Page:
If Gina could see what I was seeing in the mirror, she’d be ashamed of how she let herself go. Danny was most likely a skinny guy because no male health nut would ever date a fat girl. Why would they pair up with women who didn’t share the same dedication they had with their bodies? Their wedding invitation only showed their faces and I knew it was the right choice. An underweight guy and an overweight girl? What an unsightly couple!
I copped a feel of my right biceps when a male voice startled me out of my self-admiration. “Looks good.”
The mirror reflected the most annoying member and pest of Gym Olympia, Leopold. He had a freaky grin on his face while eyeing my nipples. I pulled my workout shirt from my bag and put it on.
“You’re getting bigger every week, Herbert,” he continued.
Amy told me before that Leopold had been a member of Gym Olympia longer than I had been, cycling among the other gyms in the city. Some months I saw him around, some months I didn’t. I had never seen him lift a single dumbbell or barbell. He spent most of his time on the treadmill or StairMaster doing his lousy exercise if he wasn’t waiting for prey at the locker room.
“You’re his new target,” Amy told me one rainy night a couple of months back, one of the few instances her voice didn’t come out as a shriek.
“Who?” I asked.
“The gym’s most loathed gay.”
I shook my head. I was still unaware then.
Amy showed me an ID photograph on her computer. “Leopold. Don’t you know him?”
“I see him sometimes in the locker room. How do you know that?”
“I got eyes on every wall in this building.” Amy’s voice returned to its normal (or not) pitchy tone. “He was hounding Marty and Edward before. Now he’s turned his eyes on you and one of the new members.”
“Are you sure with what you’re telling me?
Amy rolled her eyes. “Ever wonder why Leopold’s body remains unattractive after being a member of this gym for a long time?” She waited for me to say something but I was stunned. “He’s not here to work out. Never.”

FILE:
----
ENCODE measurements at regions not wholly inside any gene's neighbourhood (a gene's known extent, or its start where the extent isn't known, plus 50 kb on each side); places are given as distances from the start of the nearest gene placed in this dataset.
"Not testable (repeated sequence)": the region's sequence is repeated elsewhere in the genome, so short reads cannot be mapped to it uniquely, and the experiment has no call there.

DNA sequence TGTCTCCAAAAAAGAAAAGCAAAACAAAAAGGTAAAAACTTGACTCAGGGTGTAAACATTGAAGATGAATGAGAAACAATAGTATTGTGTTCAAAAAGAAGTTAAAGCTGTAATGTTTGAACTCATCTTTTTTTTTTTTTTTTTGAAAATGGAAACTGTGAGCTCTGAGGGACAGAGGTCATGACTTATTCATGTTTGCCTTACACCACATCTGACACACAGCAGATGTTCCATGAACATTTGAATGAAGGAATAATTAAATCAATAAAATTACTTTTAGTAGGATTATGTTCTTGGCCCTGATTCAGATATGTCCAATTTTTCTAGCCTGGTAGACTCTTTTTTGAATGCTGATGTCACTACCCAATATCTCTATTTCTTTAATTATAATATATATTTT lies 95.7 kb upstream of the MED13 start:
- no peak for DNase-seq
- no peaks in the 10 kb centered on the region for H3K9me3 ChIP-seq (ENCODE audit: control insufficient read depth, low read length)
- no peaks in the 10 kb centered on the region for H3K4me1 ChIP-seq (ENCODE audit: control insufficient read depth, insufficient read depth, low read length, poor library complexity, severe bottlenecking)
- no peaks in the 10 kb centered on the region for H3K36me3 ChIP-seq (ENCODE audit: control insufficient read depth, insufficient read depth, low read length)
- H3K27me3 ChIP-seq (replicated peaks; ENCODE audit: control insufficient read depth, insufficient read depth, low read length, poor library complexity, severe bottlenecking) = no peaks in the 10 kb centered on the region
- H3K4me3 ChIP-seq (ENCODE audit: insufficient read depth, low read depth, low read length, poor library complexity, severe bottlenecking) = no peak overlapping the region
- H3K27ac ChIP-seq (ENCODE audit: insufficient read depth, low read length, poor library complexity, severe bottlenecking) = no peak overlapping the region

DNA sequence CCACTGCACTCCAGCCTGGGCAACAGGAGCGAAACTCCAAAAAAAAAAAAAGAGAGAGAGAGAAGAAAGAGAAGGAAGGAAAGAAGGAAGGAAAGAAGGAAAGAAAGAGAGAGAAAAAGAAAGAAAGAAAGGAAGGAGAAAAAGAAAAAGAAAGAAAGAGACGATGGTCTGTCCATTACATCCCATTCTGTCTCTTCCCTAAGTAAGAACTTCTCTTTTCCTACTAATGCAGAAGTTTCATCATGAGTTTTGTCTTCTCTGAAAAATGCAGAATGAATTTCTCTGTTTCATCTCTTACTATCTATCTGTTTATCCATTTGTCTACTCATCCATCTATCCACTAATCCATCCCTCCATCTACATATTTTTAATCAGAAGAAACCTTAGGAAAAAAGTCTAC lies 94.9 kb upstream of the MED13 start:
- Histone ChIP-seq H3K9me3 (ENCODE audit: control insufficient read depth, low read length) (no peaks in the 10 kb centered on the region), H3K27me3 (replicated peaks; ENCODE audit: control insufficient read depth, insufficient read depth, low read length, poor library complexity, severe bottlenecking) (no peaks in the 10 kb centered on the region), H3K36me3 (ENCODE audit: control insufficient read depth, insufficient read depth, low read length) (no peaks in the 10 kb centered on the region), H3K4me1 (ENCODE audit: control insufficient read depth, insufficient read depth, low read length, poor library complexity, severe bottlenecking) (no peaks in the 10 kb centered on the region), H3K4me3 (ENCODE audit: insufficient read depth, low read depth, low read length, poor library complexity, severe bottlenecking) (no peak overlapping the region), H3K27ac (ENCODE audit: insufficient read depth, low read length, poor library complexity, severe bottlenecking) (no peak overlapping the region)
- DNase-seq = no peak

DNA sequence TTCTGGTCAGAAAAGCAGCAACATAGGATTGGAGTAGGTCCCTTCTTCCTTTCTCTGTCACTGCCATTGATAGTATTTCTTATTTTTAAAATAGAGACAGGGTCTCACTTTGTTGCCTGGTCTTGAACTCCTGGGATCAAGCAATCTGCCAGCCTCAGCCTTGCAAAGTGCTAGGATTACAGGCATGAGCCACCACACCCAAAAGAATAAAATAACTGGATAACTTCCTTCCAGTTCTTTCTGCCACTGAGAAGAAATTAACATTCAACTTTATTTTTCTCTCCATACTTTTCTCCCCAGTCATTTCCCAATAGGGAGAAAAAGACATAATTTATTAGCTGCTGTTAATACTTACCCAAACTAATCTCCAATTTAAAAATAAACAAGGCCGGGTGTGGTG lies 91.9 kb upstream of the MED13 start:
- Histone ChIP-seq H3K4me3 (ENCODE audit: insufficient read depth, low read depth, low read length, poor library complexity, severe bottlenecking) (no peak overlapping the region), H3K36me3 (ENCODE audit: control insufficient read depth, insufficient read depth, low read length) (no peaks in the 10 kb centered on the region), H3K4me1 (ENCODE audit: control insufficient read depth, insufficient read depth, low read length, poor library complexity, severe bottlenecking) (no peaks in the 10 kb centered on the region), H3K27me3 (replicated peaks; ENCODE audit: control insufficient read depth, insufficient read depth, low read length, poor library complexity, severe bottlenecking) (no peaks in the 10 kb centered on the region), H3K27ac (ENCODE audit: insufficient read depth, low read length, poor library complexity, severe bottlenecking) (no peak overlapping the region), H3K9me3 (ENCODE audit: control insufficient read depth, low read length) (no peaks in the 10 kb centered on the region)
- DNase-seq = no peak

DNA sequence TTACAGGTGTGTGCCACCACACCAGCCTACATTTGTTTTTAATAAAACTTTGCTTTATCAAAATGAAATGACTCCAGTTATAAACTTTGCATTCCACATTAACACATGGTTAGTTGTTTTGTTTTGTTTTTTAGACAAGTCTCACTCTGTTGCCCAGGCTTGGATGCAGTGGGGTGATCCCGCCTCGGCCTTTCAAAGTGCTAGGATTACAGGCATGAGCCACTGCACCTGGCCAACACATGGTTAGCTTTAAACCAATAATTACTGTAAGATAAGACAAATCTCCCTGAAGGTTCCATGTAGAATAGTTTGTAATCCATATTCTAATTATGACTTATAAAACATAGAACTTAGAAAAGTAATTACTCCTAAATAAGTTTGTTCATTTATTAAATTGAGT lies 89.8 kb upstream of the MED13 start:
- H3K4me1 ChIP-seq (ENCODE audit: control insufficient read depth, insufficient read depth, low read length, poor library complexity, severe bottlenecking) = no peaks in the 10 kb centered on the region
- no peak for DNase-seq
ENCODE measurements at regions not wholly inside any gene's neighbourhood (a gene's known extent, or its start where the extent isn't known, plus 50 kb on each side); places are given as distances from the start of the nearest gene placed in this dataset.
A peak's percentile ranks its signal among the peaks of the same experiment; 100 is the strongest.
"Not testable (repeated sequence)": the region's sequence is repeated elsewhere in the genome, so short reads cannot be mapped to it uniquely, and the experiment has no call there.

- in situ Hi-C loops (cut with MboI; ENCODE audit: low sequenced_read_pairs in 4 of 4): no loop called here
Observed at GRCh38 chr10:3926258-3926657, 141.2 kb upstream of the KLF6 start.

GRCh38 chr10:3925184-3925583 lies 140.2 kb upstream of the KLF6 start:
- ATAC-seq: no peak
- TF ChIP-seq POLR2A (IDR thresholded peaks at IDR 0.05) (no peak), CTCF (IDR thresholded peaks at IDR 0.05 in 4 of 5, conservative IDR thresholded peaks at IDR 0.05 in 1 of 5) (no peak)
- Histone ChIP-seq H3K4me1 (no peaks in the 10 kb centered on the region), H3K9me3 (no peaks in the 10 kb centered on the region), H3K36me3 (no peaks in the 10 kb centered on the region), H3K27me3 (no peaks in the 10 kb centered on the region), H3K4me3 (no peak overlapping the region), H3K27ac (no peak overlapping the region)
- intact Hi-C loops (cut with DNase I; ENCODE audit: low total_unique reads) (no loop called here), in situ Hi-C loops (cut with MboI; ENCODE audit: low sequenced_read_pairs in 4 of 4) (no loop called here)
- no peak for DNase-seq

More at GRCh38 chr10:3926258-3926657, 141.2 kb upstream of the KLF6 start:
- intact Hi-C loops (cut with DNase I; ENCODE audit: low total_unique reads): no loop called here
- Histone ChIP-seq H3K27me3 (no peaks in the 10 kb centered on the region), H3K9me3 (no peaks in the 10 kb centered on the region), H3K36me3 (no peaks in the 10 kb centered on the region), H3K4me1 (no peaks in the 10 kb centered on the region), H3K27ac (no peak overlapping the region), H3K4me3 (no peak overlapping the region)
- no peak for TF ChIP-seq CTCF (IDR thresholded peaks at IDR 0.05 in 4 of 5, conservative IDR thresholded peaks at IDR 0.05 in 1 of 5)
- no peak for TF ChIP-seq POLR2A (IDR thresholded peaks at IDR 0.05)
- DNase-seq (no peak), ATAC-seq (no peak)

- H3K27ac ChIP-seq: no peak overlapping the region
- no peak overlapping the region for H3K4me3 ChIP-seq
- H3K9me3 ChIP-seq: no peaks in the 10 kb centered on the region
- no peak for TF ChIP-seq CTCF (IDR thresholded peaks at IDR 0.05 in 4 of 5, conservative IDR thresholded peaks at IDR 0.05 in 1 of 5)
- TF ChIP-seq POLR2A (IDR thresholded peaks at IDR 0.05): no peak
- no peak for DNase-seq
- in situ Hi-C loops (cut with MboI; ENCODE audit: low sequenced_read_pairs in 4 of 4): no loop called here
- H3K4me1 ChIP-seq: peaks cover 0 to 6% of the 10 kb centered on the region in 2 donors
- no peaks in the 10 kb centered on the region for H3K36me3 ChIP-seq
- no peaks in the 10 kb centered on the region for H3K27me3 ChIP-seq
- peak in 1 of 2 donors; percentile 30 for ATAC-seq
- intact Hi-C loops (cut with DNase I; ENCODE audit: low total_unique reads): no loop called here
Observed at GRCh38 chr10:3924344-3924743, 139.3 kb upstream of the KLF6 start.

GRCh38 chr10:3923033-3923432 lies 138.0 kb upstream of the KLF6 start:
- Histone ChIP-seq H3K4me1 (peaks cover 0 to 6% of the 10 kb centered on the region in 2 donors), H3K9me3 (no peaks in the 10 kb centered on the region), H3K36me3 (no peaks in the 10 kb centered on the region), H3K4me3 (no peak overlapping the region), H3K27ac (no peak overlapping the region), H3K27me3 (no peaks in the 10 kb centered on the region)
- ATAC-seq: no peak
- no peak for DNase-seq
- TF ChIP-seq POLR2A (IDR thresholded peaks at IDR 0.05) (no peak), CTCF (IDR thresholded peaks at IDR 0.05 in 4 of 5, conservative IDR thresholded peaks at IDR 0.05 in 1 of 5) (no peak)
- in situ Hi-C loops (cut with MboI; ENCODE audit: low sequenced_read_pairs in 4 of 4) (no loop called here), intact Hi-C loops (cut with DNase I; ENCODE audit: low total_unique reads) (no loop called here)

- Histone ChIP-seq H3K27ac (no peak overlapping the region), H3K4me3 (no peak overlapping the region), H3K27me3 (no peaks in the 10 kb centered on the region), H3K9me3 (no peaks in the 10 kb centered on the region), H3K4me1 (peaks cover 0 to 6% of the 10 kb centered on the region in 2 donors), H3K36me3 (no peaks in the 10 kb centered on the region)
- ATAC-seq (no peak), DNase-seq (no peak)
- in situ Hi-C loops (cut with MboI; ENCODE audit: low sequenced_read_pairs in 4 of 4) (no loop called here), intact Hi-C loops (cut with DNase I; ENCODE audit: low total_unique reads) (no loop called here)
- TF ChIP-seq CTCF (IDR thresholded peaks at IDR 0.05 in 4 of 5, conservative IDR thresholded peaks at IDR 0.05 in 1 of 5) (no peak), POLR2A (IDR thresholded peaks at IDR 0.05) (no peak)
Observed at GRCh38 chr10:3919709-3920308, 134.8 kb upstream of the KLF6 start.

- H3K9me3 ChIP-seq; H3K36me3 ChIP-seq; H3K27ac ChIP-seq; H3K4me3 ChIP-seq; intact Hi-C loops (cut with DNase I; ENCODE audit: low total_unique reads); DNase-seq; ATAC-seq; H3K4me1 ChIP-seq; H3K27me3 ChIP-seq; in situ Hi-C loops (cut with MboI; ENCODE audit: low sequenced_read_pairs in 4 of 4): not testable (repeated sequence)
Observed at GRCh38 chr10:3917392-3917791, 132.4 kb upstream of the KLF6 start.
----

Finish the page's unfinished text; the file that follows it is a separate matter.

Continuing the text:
“Thank you,” I told Leopold in haste. The other guys in the room were also preoccupied with their own thoughts about their bodies, either good or bad, to pay any attention to Leopold or me. I changed from my pants to a pair of shorts while facing my locker.
“I saw you arrive with a girl. New friend?”
If I told Leopold that Gina was my girlfriend, there’s a chance he’d leave me alone for good. There was also a chance of word spreading around I was dating a fattie. “Old friend who wants my help,” I said.
“Maybe you can help—”
I padlocked my locker and headed to the door. “And she’s waiting outside. Gotta bolt.”
Gina was already waiting for me right where we agreed to meet.
“Sorry I’m late,” I said.
She looked at her watch. “Five minutes late is no big deal.”
“I see what you did there.”
“Does your fiancé know?” I asked with no intention of speaking Danny’s name ever.
“About my plan to lose weight before our wedding? No. It’s a surprise for him and a secret. He’s out of the country at the moment for work. But he’ll be back before the wedding.”
She didn’t know, too. My plan was a secret. She might believe she’s a damsel in distress but I wasn’t her knight in shining armor. A dragon, maybe, and not the friendly type.
“What do we do now? I’m both excited and nervous,” Gina said.
I looked at the row of machines near us. With a villainous grin, I told her, “Treadmill. We’re going to use the treadmill.”
Herbert Novelli lives an ordinary life. Breakfast. Work. Lunch. Work. Gym. Dinner. Sleep. Plus the occasional get together with his long-time friends who entered adulthood together with him in Cinnabar City.
An unannounced visit to his apartment one ordinary night brings his ex-girlfriend Gina Watson. After leaving him with a vague letter and a broken heart in their old home town Verona, Gina’s unexpected appearance is the last thing Herbert expects to happen.
Gina hands Herbert an invitation to her wedding with another man as a strange peace offering. Herbert accepts it, a show of his willingness to bury the hatchet.
But Death has a funny way of doing his job in the city. Sometimes he makes a grand fanfare of his arrival. Other times, he comes unannounced with a wedding invitation on hand.